Filmstru

15.11.2017 2 Comments

The fact that two are directed by Anthony Mann did not affect our decision to select this grouping for our list this week. Wai-Keung Lau and Alan Mak directed. The hoods here—including Harvey Keitel, Tim Roth, Michael Madsen, Steve Buscemi, and in a bit Tarantino himself—are all ex-cons hired by an older ex-con Lawrence Tierney who conceals their identities from one another by assigning them the names of colors. T-Men This crisp thriller marked Anthony Mann's emergence from B movie obscurity, setting him on the path that would lead to his great westerns of the 50s. Filmed in the pseudodocumentary style made popular by Louis de Rochemont, it's the story of two Treasury Department investigators who go underground to smash a counterfeiting ring. Tony Leung In the Mood for Love plays an undercover cop who's spent three years infiltrating a local triad, and Andy Lau Days of Being Wild is his doppelganger, a triad mole rising through the ranks of the police department's organized crime unit. Our grasp of what's going on is always in flux, and Tarantino's skill with actors, dialogue, 'Scope framing, and offbeat construction is kaleidoscopic. The phony realism isn't Mann's style, but he subverts it with some hallucinatory noir compositions and the strong suggestion that his hero Dennis O'Keefe has a much more satisfying life as hood than he does as an upstanding husband. In Cantonese with subtitles.

Filmstru


Our grasp of what's going on is always in flux, and Tarantino's skill with actors, dialogue, 'Scope framing, and offbeat construction is kaleidoscopic. Their only reference point seems to be the mutual antagonism between their respective father figures, a steely police superintendent Anthony Wong and a scheming triad boss Eric Tsang. Wai-Keung Lau and Alan Mak directed. The hoods here—including Harvey Keitel, Tim Roth, Michael Madsen, Steve Buscemi, and in a bit Tarantino himself—are all ex-cons hired by an older ex-con Lawrence Tierney who conceals their identities from one another by assigning them the names of colors. Richard Fleischer directed this nearly perfect B picture with no fuss and lots of grit and polish from a script by Earl Fenton; the capable cinematography belongs to George E. The phony realism isn't Mann's style, but he subverts it with some hallucinatory noir compositions and the strong suggestion that his hero Dennis O'Keefe has a much more satisfying life as hood than he does as an upstanding husband. Tony Leung In the Mood for Love plays an undercover cop who's spent three years infiltrating a local triad, and Andy Lau Days of Being Wild is his doppelganger, a triad mole rising through the ranks of the police department's organized crime unit. More questionable are the show-offy celebrations of brutality: Like The Killing, it employs an intricate flashback structure to follow the before and after of a carefully planned heist and explores some of the homoerotic allegiances, betrayals, and tensions involved; unlike The Killing, it never flashes back to the heist itself and leaves a good many knots still tied at the end. Filmed in the pseudodocumentary style made popular by Louis de Rochemont, it's the story of two Treasury Department investigators who go underground to smash a counterfeiting ring. But the film's best moments have nothing to do with realism, as Mann's black vision lifts the subject out of the commonplace and into a strange, haunting ur-world of elemental violence. T-Men This crisp thriller marked Anthony Mann's emergence from B movie obscurity, setting him on the path that would lead to his great westerns of the 50s. In Cantonese with subtitles. Posted By Patrick Friel on It's unclear whether this macho thriller does anything to improve the state of the world or our understanding of it, but it certainly sets off enough rockets to hold and shake us for every one of its 99 minutes. Neither man knows the other's identity, but after a while neither seems entirely sure of his own either. The fact that two are directed by Anthony Mann did not affect our decision to select this grouping for our list this week.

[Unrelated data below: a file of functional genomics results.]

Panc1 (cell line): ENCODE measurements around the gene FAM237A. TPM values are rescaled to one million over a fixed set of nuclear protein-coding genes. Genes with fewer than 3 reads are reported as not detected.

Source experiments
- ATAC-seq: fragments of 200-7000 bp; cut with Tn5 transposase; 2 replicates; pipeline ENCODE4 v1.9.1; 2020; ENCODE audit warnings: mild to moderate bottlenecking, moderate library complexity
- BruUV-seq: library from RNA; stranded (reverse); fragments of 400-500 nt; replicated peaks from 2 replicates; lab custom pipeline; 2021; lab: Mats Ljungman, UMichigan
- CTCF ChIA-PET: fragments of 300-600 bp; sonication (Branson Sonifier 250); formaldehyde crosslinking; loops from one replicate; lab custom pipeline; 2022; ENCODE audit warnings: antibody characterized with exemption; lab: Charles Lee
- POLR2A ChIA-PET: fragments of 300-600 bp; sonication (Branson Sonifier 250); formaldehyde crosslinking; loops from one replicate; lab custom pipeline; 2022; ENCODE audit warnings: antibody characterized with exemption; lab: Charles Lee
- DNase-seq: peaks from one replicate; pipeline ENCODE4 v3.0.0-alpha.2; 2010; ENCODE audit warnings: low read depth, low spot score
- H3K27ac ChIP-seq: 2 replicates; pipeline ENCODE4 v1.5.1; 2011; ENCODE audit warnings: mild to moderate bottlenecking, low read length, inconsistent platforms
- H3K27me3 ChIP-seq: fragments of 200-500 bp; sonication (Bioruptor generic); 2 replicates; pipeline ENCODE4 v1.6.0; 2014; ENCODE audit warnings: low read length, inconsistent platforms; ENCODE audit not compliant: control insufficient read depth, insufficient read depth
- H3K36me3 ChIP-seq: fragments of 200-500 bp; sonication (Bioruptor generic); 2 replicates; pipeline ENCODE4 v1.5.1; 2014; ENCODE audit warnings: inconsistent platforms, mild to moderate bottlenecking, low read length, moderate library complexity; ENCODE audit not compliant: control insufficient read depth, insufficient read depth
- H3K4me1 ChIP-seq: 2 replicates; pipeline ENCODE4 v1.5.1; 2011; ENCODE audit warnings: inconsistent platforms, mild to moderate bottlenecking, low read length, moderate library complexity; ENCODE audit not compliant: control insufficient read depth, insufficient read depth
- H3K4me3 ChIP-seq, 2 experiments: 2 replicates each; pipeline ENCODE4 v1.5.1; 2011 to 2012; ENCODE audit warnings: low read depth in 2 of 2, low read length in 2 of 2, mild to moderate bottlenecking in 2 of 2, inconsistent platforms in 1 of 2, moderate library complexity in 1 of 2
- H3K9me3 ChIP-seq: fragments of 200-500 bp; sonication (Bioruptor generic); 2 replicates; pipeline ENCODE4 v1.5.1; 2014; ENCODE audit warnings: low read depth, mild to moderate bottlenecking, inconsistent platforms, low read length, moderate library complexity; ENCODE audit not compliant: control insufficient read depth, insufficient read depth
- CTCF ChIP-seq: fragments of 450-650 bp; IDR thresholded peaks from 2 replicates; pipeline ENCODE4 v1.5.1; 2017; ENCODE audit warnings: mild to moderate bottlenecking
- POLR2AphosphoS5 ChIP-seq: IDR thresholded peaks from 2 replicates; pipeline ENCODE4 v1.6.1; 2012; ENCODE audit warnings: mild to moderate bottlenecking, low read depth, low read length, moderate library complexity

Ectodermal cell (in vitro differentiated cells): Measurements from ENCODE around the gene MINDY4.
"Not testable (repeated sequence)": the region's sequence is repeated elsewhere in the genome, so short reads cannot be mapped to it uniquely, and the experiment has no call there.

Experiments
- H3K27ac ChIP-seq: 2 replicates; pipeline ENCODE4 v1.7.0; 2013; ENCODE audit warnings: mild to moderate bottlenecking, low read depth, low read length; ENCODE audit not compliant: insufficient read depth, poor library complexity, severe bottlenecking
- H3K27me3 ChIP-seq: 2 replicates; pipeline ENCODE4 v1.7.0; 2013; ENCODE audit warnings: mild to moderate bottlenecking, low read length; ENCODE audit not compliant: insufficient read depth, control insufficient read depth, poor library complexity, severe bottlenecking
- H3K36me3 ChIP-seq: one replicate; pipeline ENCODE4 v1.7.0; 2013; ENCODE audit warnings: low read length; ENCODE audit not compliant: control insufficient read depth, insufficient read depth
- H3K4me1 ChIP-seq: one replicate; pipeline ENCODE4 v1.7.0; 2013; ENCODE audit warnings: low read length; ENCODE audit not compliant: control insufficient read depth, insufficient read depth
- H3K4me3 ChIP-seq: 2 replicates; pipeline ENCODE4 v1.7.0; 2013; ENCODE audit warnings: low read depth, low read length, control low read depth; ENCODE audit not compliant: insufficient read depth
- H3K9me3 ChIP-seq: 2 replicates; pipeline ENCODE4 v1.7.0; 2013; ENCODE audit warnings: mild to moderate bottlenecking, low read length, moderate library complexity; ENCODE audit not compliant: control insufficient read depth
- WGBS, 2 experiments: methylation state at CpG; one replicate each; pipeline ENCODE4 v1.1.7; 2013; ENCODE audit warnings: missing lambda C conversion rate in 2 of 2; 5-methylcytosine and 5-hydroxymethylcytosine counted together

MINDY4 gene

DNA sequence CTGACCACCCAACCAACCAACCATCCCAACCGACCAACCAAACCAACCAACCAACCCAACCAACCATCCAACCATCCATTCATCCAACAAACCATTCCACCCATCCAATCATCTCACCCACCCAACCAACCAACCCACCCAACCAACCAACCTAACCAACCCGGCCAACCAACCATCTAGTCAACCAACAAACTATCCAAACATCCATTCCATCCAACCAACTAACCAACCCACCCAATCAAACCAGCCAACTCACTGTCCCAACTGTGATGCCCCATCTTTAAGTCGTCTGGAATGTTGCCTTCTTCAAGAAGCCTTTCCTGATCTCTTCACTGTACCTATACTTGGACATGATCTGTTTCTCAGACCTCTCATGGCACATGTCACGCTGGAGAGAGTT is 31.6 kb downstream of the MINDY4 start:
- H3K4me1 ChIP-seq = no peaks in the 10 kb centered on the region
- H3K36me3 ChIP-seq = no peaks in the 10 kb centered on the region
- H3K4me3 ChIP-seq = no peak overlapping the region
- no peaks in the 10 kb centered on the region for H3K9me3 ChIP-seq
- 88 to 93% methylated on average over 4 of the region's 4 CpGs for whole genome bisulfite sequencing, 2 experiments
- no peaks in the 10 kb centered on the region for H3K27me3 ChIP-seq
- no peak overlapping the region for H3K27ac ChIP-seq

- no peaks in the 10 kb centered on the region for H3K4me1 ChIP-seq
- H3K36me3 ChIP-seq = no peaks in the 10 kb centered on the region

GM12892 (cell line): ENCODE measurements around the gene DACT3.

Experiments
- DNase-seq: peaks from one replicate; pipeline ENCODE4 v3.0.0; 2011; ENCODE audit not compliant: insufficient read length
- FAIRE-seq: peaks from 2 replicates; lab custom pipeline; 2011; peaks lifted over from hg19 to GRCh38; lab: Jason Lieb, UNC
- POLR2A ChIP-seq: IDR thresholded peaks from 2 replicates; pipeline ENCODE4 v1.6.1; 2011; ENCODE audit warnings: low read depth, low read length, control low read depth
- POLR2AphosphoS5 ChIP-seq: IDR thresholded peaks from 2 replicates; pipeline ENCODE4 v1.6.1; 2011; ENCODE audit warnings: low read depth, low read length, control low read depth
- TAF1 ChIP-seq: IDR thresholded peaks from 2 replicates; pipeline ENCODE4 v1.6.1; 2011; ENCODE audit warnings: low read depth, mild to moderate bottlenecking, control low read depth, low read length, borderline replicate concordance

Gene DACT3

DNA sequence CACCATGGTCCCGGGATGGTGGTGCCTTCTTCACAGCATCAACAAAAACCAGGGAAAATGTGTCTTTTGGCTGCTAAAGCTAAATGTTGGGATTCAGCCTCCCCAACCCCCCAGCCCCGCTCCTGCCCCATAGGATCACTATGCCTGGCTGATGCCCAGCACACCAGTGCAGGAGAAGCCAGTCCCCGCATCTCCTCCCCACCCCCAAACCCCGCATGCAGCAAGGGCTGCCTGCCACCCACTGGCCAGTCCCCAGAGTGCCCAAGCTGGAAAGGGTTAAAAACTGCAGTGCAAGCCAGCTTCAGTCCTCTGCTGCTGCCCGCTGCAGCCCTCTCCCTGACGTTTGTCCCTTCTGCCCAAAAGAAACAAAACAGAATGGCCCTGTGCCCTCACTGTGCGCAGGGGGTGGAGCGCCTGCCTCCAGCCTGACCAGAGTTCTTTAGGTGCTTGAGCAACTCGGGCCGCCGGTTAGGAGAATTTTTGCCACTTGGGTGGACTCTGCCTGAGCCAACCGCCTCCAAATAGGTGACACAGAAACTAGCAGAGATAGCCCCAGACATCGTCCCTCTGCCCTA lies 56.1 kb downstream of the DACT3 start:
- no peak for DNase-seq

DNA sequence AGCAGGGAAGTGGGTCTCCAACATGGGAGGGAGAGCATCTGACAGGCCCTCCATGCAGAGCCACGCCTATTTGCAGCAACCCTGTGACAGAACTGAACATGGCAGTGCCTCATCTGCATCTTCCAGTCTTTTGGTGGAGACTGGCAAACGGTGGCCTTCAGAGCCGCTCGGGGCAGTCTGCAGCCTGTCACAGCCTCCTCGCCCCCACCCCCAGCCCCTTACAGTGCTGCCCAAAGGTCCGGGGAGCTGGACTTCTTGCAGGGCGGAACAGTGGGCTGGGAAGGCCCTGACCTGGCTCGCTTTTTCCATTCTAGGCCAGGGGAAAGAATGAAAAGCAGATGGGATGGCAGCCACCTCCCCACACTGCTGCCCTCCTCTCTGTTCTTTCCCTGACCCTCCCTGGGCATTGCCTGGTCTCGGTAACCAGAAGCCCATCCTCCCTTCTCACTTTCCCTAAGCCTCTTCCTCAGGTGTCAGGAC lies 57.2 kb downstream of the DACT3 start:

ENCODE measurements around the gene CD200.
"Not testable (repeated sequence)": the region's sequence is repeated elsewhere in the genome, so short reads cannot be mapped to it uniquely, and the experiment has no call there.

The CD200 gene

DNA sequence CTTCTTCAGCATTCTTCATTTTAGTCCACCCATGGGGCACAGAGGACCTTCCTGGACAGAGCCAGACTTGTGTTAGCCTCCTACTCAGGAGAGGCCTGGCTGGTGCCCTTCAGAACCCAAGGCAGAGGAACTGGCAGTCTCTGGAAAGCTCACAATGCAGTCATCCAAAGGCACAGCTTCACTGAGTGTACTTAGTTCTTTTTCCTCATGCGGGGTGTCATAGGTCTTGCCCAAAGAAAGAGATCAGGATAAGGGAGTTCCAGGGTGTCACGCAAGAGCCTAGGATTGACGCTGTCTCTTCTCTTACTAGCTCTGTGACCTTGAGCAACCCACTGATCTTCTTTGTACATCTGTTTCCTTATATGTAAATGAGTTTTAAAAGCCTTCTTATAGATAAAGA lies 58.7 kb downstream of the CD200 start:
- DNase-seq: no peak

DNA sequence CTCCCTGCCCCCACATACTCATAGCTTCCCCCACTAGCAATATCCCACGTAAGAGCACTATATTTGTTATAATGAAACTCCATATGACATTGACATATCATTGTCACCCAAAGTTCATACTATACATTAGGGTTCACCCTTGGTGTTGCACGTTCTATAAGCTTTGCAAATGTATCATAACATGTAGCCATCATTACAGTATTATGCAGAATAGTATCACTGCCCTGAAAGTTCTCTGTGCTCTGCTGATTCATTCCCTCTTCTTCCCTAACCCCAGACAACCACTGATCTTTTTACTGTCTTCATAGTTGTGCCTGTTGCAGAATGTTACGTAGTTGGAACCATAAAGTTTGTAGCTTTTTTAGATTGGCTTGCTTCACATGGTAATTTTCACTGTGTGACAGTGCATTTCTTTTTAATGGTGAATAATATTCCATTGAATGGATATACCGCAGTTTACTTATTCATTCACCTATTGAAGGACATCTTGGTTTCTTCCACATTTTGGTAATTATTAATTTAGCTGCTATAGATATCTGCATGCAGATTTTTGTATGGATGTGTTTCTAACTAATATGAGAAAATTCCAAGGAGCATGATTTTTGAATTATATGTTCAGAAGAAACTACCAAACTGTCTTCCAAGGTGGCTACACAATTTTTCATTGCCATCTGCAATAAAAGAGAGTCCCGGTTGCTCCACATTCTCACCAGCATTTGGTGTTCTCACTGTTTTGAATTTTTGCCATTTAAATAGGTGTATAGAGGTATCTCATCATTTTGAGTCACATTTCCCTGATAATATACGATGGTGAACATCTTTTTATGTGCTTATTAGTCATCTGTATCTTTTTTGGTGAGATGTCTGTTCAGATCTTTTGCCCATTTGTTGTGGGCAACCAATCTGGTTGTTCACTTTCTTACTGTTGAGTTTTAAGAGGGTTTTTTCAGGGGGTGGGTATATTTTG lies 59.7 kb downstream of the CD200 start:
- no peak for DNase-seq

Filmstru


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2 thoughts on “Filmstru”

  1. Richard Fleischer directed this nearly perfect B picture with no fuss and lots of grit and polish from a script by Earl Fenton; the capable cinematography belongs to George E. Tony Leung In the Mood for Love plays an undercover cop who's spent three years infiltrating a local triad, and Andy Lau Days of Being Wild is his doppelganger, a triad mole rising through the ranks of the police department's organized crime unit.

  2. The hoods here—including Harvey Keitel, Tim Roth, Michael Madsen, Steve Buscemi, and in a bit Tarantino himself—are all ex-cons hired by an older ex-con Lawrence Tierney who conceals their identities from one another by assigning them the names of colors.

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